On Finding Rabindranath Tagore

This post was written by Tisha Mondal and Judy Luis-Watson. Tisha is a National Archives Volunteer and Judy is the manager of Volunteer and Education Programs at Archives II in College Park, Maryland. This post is dedicated to the memory of Rabindranath Tagore (May 7, 1861 – August 7, 1941). His words are as meaningful in … Continue reading On Finding Rabindranath Tagore

Favorite Film Finds of 2017

This post was written with Heidi Holmstrom. In the past year, staff in the motion picture preservation lab handled millions of feet of film. Films might come to us for inspection and repair, photochemical duplication, or digitization. To continue an annual tradition, we’ve identified a handful of films that were digitized in 2017 and found their … Continue reading Favorite Film Finds of 2017

Celebrating the Bicentennial: Crafting the Old Ways

This is the second installment in our series about the United States Information Agency’s Young Film Maker Bicentennial Grant Films. In the previous post, we told you about the program and featured a trippy animated short. Today we have Sharon and Thomas Hudgins’ film Homespun and Stephen Rivkin’s Winter Count, both completed in 1975. Homespun When … Continue reading Celebrating the Bicentennial: Crafting the Old Ways

Celebrating America: The USIA Young Filmmaker Bicentennial Grant Project

The United States’ Bicentennial celebration was huge. America’s 200th birthday saturated popular culture in the mid-1970s, with Bicentennial-themed products and media. In addition, years of planning by the American Revolution Bicentennial Administration culminated in a year of more formal events put on by the United States government. Many federal agencies hopped on the Bicentennial bandwagon, … Continue reading Celebrating America: The USIA Young Filmmaker Bicentennial Grant Project

Favorite Film Finds of 2016

This post was written with Heidi Holmstrom. In the past year, staff in the motion picture preservation lab handled millions of feet of film. Films might come to us for inspection and repair, photochemical duplication, or digitization. To follow up last year’s list, we’ve identified a handful of films that were digitized in 2016 and … Continue reading Favorite Film Finds of 2016

The True Story of a Blind Electrician: “Born a Man” as a Document of Disability Rights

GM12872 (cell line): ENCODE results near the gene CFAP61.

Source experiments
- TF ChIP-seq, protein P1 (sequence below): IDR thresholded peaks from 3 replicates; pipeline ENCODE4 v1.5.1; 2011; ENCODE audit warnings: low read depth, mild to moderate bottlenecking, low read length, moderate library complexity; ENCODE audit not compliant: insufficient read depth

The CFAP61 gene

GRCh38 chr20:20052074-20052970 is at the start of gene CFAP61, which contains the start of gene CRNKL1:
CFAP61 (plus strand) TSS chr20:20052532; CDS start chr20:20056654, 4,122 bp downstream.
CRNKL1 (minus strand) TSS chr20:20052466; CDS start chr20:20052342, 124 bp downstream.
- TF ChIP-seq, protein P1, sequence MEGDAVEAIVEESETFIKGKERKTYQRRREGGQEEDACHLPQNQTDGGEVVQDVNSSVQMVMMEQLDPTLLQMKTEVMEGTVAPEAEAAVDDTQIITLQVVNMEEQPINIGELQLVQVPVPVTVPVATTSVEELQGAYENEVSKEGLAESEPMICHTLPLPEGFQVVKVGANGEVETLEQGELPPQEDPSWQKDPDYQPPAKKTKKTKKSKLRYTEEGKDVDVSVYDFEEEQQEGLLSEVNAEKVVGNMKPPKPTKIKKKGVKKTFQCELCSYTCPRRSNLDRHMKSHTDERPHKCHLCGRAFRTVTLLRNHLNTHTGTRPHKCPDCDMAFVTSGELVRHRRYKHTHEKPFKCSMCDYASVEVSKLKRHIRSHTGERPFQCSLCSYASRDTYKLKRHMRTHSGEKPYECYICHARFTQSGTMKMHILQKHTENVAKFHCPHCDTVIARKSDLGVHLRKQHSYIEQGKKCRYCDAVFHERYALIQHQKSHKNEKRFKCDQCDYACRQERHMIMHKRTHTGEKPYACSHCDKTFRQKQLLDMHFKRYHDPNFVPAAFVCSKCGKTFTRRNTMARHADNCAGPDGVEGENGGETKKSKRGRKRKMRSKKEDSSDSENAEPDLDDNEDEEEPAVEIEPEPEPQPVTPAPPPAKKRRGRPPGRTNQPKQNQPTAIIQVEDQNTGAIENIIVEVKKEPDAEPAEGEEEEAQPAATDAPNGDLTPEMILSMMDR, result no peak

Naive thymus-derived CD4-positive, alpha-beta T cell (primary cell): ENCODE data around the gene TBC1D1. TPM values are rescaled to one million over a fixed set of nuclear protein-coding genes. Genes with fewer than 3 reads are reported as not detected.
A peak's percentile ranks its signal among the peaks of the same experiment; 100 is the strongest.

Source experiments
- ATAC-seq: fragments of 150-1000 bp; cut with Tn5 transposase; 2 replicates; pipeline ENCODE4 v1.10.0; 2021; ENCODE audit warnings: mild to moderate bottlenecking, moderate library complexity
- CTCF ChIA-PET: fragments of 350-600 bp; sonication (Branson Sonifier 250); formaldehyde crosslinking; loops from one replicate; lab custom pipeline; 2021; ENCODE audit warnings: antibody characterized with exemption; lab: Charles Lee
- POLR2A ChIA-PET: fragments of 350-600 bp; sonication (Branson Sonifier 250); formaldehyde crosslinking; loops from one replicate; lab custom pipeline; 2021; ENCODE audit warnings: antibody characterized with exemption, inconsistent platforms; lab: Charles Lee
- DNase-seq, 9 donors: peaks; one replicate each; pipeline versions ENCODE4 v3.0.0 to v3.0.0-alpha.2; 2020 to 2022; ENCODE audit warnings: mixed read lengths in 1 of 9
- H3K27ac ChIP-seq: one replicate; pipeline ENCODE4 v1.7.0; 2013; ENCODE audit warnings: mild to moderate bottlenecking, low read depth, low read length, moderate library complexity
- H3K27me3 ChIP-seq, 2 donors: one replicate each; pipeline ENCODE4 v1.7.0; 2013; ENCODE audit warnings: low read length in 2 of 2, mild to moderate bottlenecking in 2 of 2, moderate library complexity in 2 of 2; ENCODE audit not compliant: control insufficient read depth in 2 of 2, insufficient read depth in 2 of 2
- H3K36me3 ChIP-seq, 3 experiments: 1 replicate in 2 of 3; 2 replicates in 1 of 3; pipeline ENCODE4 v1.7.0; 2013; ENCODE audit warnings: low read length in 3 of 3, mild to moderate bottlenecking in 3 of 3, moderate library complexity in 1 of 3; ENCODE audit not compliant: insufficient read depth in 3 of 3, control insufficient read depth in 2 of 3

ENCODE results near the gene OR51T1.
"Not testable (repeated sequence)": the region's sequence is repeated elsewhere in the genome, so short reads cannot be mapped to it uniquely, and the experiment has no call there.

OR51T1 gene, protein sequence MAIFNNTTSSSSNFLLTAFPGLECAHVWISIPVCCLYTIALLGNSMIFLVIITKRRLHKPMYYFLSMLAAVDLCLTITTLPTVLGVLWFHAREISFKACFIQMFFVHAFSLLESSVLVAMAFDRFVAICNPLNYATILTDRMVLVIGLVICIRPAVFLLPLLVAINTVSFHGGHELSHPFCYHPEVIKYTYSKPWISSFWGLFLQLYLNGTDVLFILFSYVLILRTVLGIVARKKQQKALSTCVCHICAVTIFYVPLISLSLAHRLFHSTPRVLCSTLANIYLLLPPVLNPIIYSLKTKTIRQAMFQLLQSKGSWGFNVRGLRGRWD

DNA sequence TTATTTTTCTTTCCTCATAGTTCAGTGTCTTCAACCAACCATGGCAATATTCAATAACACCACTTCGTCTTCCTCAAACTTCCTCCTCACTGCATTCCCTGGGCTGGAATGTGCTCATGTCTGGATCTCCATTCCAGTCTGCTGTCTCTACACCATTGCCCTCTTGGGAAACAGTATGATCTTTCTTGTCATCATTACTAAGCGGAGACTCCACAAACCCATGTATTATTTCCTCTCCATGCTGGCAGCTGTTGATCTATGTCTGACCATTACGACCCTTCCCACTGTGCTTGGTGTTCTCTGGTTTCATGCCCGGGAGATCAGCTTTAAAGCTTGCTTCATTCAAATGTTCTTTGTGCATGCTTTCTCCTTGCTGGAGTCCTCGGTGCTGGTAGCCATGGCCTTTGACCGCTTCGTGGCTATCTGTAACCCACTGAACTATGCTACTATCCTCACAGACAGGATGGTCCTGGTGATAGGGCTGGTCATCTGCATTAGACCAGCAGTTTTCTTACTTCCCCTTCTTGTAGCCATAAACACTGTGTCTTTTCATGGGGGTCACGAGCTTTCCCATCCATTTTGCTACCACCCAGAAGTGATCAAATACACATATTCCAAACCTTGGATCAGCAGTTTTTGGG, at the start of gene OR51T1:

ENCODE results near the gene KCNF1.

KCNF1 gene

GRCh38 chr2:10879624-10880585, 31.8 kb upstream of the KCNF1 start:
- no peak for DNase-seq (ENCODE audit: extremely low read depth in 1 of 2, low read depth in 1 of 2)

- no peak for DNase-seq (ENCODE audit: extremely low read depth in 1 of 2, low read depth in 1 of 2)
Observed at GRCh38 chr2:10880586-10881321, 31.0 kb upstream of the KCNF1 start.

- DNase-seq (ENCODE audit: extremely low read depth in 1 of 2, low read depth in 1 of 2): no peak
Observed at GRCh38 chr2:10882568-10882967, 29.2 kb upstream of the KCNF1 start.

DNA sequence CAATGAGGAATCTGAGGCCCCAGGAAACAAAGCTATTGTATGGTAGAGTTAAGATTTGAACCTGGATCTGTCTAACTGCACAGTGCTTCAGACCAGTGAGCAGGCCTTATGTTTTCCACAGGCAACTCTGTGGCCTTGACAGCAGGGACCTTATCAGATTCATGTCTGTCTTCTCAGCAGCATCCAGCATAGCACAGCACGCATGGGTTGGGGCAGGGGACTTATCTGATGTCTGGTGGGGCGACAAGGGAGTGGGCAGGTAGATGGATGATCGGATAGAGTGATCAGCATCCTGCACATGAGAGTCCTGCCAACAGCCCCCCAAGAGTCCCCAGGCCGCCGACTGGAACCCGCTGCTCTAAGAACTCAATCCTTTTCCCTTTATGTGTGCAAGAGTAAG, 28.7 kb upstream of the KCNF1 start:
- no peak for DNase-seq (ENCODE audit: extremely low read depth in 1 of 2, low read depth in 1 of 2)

This week we're happy to welcome guest blogger Brian Real to The Unwritten Record. Brian recently received his PhD in Information Studies from the University of Maryland. Brian regularly visits the research room in College Park so we're used to seeing his name on order sheets for reference requests. We asked him to tell us more about … Continue reading The True Story of a Blind Electrician: “Born a Man” as a Document of Disability Rights

Wealth Comes in Many Forms: William Greaves’ USIA Films

This post was written by Criss Kovac. Criss is the supervisor of the National Archives Motion Picture Preservation Lab.  I’m fortunate that my job allows me to make a difference every day. Most days it’s because I’ve preserved a piece of history, made something accessible for research, or contributed to the archival community. It’s rare, however, … Continue reading Wealth Comes in Many Forms: William Greaves’ USIA Films

Photographs Relating to the Marshall Plan and Post-WWII Economic Recovery in France

In 1973 the U.S. Agency for International Development (USAID) transferred to the National Archives approximately 31,000 negatives and corresponding prints created by the Economic Cooperation Administration (ECA) and its successor, the Mutual Security Agency (MSA), to document economic recovery in Western Europe after World War II under the Marshall Plan. After processing, this accession became … Continue reading Photographs Relating to the Marshall Plan and Post-WWII Economic Recovery in France

Restoring Nine from Little Rock

This post was written by Criss Kovac. Criss is the supervisor of the National Archives Motion Picture Preservation Lab.  The Restoration Nine From Little Rock was commissioned by George Stevens, Jr., head of the United States Information Agency (USIA), and directed by Charles Guggenheim. The film won the Academy Award for Best Documentary Short on April … Continue reading Restoring Nine from Little Rock

With Strings Attached: Rice, Murder, and Awkward Communist Puppets

Let’s suppose you have a child, and that child loves puppet shows. You might decide to introduce your child to The Muppets Take Manhattan or the Thunderbirds television series. Or, you could introduce them to something much darker: a 1952 United States Information Agency (USIA) production titled Tomas and the Huks. Marionettes were fairly popular … Continue reading With Strings Attached: Rice, Murder, and Awkward Communist Puppets